camp have been confirmed to have E. coli
0157:H7. Other illnesses in Washington state are
This situation was discovered when many
individuals at the camp became ill, according to
FDA. The FDA is working with the Spokane
Regional Health District, Washington State
Department of Agriculture, Washington State
Department of Health and other agencies to
determine the cause and scope of this problem.
FDA is telling consumers who bought such a
product to check with the place of purchase to
ensure that they do not consume Spokane Produce
brand romaine lettuce until this health emergency is
resolved, the news release added.
Where's the outrage?
There's no satisfaction in knowing that the
source of contamination was a non-meat product.
However you look at it, it's a tragedy. But isn't it
strange how E. coli outbreaks in meat products
result in a media, consumer activist and anti-meat
activist frenzy while outbreaks from non-meat foods
go largely unnoticed?
"If this would have involved meat, it would hit
the front page [in every major newspaper] and be on
the TV news," complained one well known meat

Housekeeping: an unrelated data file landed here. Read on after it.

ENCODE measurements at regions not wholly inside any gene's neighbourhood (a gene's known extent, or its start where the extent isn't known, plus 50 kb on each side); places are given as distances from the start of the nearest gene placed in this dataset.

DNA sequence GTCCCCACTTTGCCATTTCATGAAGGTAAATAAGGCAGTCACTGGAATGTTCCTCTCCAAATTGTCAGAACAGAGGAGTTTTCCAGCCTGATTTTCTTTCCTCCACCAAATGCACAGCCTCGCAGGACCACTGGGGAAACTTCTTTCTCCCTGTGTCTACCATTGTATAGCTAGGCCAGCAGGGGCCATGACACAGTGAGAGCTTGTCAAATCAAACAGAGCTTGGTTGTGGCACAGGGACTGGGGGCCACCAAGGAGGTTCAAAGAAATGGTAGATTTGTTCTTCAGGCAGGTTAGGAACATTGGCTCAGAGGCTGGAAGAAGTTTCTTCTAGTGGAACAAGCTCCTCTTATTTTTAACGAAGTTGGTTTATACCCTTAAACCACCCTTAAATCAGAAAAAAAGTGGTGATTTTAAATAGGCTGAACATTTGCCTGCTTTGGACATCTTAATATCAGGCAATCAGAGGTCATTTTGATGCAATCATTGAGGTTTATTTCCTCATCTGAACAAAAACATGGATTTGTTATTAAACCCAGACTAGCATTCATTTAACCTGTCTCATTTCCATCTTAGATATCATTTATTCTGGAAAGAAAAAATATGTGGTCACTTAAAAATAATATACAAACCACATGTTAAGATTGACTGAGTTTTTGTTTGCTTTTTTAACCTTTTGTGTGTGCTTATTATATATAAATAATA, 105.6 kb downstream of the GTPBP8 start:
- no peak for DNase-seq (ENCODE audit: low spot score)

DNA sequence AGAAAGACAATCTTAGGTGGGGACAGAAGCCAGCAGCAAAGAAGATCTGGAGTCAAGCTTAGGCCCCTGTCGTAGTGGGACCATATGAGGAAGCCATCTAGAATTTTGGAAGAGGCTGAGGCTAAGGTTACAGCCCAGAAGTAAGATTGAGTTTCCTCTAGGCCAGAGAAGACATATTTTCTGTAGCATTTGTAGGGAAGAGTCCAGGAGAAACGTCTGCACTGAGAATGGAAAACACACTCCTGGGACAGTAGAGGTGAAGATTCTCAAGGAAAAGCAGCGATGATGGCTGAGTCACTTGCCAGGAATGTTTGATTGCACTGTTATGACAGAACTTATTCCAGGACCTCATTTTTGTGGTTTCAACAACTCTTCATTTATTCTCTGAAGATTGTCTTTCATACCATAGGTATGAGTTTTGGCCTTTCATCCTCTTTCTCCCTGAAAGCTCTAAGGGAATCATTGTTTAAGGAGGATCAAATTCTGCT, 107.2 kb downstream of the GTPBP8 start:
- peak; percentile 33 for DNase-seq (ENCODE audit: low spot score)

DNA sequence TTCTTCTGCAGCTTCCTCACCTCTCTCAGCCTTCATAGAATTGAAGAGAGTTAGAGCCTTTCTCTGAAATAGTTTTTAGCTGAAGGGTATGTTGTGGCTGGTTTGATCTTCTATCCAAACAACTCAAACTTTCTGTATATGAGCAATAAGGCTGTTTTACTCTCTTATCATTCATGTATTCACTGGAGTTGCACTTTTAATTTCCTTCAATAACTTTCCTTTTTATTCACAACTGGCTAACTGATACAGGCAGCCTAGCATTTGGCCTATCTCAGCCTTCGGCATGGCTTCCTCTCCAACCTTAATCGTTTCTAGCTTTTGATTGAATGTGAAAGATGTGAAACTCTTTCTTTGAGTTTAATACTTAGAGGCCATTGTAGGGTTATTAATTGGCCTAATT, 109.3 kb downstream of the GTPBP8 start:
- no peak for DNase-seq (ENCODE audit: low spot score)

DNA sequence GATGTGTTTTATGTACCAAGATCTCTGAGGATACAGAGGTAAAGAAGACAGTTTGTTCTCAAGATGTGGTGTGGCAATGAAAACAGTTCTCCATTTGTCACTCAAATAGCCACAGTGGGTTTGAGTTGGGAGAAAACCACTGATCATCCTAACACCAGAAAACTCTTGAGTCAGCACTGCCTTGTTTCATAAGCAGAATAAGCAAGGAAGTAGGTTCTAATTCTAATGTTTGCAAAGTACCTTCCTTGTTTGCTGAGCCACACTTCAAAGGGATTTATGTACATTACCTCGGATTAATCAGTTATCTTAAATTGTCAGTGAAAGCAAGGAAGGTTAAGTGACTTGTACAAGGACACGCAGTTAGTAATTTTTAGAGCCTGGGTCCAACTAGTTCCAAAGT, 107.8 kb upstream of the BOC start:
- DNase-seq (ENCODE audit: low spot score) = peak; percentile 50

industry veteran to the Meatingplace.com via e-
mail. "Activists would be screaming for tighter
inspections, claiming a link to the inspection
authorities and all that other junk. Where are they
now -- now that it involves one of their precious
vegetables -- the 'good-for-you' foods, the healthy
food, and a non-meat item? Hypocrites! Now I feel
Thanks, meat industry veteran, for blowing off
steam. I feel better now, too.
Release August 1, 2002
House Ag Committee to
Hold Hearings on
Following-up on a pledge at the completion of the
Farm Bill, House Agriculture Chairman Rep. Larry
Combest (R-Texas) has asked state and national
producer groups, agricultural economists, national farm
groups, packers and the Secretary of Agriculture to
"respond to specific questions that will lay the
foundation for hearings on the current state of livestock
The goal of the probe is to understand the potential
impact -- positive and negative -- government
intervention would have on the livestock marketplace.
An amendment was included in the Senate version of the
Farm Bill that would have prohibited packer ownership,
feeding or control of livestock within 14 days of
slaughter, a provision not included in the final bill. Since
then, as the political debate has persisted, bills have been
introduced that would ban packer ownership from
owning livestock, alter the use of forward contracting
and limit the use of captive supplies of livestock.
While a deadline has not been set for comments
and answers to be submitted, the comments will likely
serve as "foundation for hearings" in the near future. To
view the list of questions or to submit answers, visit
Release August 16, 2002